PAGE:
The drug — a rising star in Celgene’s pipeline that generated global sales of $1.6 billion last year — is now OK’d to treat oral ulcers associated with Behçet’s disease, a common symptom for a rare inflammatory disorder. This marks the third FDA approval for the PDE4 inhibitor since 2014, when it was greenlighted for plaque psoriasis and psoriatic arthritis.

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Francesco De Rubertis

Medicxi is rolling out its biggest fund ever to back Eu­rope's top 'sci­en­tists with strange ideas'

Francesco De Rubertis built Medicxi to be the kind of biotech venture player he would have liked to have known back when he was a full time scientist.

“When I was a scientist 20 years ago I would have loved Medicxi,’ the co-founder tells me. It’s the kind of place run by and for investigators, what the Medicxi partner calls “scientists with strange ideas — a platform for the drug hunter and scientific entrepreneur. That’s what I wanted when I was a scientist.”

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Af­ter a decade, Vi­iV CSO John Pot­tage says it's time to step down — and he's hand­ing the job to long­time col­league Kim Smith

ViiV Healthcare has always been something unique in the global drug industry.

Owned by GlaxoSmithKline and Pfizer — with GSK in the lead as majority owner — it was created 10 years ago in a time of deep turmoil for the field as something independent of the pharma giants, but with access to lots of infrastructural support on demand. While R&D at the mother ship inside GSK was souring, a razor-focused ViiV provided a rare bright spot, challenging Gilead on a lucrative front in delivering new combinations that require fewer therapies with a more easily tolerated regimen.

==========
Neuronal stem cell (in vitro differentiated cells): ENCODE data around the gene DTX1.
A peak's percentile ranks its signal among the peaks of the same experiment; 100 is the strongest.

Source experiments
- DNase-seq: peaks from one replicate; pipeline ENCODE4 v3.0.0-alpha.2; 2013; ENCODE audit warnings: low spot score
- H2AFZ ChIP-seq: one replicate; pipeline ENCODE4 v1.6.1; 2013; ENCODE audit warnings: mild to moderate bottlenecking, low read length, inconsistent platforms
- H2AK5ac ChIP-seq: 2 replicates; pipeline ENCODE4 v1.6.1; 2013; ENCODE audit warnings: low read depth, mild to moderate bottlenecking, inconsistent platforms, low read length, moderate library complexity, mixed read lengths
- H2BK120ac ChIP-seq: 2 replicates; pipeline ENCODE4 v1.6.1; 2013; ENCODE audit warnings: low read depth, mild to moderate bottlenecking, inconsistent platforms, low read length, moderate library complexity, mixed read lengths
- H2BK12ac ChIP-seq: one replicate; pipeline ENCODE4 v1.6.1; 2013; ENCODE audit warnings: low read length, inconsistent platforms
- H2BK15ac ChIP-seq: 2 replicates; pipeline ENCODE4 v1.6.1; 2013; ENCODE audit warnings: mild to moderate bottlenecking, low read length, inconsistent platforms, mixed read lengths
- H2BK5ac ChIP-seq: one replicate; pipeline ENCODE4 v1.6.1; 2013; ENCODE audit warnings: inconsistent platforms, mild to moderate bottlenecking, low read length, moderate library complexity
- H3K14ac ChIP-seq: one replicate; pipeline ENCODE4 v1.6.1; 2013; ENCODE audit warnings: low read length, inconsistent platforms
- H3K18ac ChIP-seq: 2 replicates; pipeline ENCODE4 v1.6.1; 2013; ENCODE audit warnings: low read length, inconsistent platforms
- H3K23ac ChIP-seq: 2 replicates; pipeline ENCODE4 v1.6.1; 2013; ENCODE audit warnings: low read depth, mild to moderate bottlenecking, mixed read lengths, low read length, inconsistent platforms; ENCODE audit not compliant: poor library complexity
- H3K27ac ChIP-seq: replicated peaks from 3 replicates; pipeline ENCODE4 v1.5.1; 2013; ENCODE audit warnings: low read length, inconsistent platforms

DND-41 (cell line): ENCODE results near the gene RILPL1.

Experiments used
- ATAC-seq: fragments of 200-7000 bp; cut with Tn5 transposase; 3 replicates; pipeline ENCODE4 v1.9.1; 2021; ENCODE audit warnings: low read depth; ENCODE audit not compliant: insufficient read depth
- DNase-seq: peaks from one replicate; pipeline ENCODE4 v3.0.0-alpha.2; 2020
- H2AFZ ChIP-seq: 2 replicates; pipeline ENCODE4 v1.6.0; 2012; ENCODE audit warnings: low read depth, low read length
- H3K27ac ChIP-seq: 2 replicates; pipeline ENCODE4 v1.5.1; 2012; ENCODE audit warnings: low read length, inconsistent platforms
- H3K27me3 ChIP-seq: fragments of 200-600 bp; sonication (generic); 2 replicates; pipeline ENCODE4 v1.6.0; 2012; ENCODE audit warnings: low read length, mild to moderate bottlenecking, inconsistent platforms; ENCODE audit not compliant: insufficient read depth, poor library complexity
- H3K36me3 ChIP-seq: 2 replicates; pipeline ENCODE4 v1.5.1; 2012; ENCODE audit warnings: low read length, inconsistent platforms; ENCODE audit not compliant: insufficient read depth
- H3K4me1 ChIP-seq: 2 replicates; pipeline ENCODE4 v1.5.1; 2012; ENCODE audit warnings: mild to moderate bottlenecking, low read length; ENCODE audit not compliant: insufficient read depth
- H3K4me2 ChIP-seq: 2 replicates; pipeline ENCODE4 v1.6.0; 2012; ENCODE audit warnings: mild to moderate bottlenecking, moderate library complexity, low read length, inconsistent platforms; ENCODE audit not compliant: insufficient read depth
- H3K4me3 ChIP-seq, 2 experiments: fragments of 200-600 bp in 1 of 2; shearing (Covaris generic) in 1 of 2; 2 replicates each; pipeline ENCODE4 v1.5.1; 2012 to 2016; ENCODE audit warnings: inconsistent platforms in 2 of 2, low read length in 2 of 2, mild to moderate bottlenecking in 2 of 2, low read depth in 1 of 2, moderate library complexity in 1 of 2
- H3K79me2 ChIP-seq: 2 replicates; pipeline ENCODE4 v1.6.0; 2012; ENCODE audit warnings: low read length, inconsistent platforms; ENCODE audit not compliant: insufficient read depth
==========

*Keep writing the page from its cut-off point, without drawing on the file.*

They kept a massive number of people alive who would otherwise have been facing a death sentence. And they made money.

And throughout, John Pottage has been the chief scientific and chief medical officer.

Until now.

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Vlad Coric (Biohaven)

In an­oth­er dis­ap­point­ment for in­vestors, FDA slaps down Bio­haven’s re­vised ver­sion of an old ALS drug

Biohaven is at risk of making a habit of disappointing its investors.

Late Friday the biotech $BHVN reported that the FDA had rejected its application for riluzole, an old drug that they had made over into a sublingual formulation that dissolves under the tongue. According to Biohaven, the FDA had a problem with the active ingredient used in a bioequivalence study back in 2017, which they got from the Canadian drugmaker Apotex.

Apotex, though, has been a disaster ground. The manufacturer voluntarily yanked the ANDAs on 31 drugs — in late 2017 — after the FDA came across serious manufacturing deficiencies at their plants in India. A few days ago, the FDA made it official.